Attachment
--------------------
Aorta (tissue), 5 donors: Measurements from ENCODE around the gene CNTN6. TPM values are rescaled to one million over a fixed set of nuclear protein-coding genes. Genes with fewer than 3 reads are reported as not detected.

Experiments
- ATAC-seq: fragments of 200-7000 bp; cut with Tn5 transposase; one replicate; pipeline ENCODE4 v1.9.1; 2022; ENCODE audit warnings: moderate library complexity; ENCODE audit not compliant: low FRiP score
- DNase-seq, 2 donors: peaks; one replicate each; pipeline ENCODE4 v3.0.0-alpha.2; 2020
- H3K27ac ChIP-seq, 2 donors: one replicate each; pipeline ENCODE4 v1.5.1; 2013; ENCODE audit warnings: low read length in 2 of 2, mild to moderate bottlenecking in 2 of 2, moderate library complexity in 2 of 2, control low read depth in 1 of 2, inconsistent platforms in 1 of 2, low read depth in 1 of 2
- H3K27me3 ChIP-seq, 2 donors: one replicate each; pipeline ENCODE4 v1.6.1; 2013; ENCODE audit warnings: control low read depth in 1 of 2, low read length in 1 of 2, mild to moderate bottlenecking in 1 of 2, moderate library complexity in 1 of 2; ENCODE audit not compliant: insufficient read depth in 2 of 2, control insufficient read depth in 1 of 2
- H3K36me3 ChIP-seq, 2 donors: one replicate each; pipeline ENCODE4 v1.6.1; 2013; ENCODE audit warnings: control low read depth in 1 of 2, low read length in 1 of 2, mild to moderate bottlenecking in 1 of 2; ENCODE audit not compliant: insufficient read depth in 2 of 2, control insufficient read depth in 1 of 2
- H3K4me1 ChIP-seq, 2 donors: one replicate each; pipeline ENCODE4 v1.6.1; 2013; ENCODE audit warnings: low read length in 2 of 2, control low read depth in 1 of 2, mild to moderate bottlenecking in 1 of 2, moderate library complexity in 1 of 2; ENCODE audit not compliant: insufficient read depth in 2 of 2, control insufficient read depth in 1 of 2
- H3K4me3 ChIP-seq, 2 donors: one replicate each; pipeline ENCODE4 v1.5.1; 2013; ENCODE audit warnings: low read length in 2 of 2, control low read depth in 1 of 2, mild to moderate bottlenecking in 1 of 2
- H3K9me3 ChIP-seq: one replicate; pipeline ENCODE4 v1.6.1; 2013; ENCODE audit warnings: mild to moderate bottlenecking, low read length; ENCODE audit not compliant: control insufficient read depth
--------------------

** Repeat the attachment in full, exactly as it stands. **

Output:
Aorta (tissue), 5 donors: Measurements from ENCODE around the gene CNTN6. TPM values are rescaled to one million over a fixed set of nuclear protein-coding genes. Genes with fewer than 3 reads are reported as not detected.

Experiments
- ATAC-seq: fragments of 200-7000 bp; cut with Tn5 transposase; one replicate; pipeline ENCODE4 v1.9.1; 2022; ENCODE audit warnings: moderate library complexity; ENCODE audit not compliant: low FRiP score
- DNase-seq, 2 donors: peaks; one replicate each; pipeline ENCODE4 v3.0.0-alpha.2; 2020
- H3K27ac ChIP-seq, 2 donors: one replicate each; pipeline ENCODE4 v1.5.1; 2013; ENCODE audit warnings: low read length in 2 of 2, mild to moderate bottlenecking in 2 of 2, moderate library complexity in 2 of 2, control low read depth in 1 of 2, inconsistent platforms in 1 of 2, low read depth in 1 of 2
- H3K27me3 ChIP-seq, 2 donors: one replicate each; pipeline ENCODE4 v1.6.1; 2013; ENCODE audit warnings: control low read depth in 1 of 2, low read length in 1 of 2, mild to moderate bottlenecking in 1 of 2, moderate library complexity in 1 of 2; ENCODE audit not compliant: insufficient read depth in 2 of 2, control insufficient read depth in 1 of 2
- H3K36me3 ChIP-seq, 2 donors: one replicate each; pipeline ENCODE4 v1.6.1; 2013; ENCODE audit warnings: control low read depth in 1 of 2, low read length in 1 of 2, mild to moderate bottlenecking in 1 of 2; ENCODE audit not compliant: insufficient read depth in 2 of 2, control insufficient read depth in 1 of 2
- H3K4me1 ChIP-seq, 2 donors: one replicate each; pipeline ENCODE4 v1.6.1; 2013; ENCODE audit warnings: low read length in 2 of 2, control low read depth in 1 of 2, mild to moderate bottlenecking in 1 of 2, moderate library complexity in 1 of 2; ENCODE audit not compliant: insufficient read depth in 2 of 2, control insufficient read depth in 1 of 2
- H3K4me3 ChIP-seq, 2 donors: one replicate each; pipeline ENCODE4 v1.5.1; 2013; ENCODE audit warnings: low read length in 2 of 2, control low read depth in 1 of 2, mild to moderate bottlenecking in 1 of 2
- H3K9me3 ChIP-seq: one replicate; pipeline ENCODE4 v1.6.1; 2013; ENCODE audit warnings: mild to moderate bottlenecking, low read length; ENCODE audit not compliant: control insufficient read depth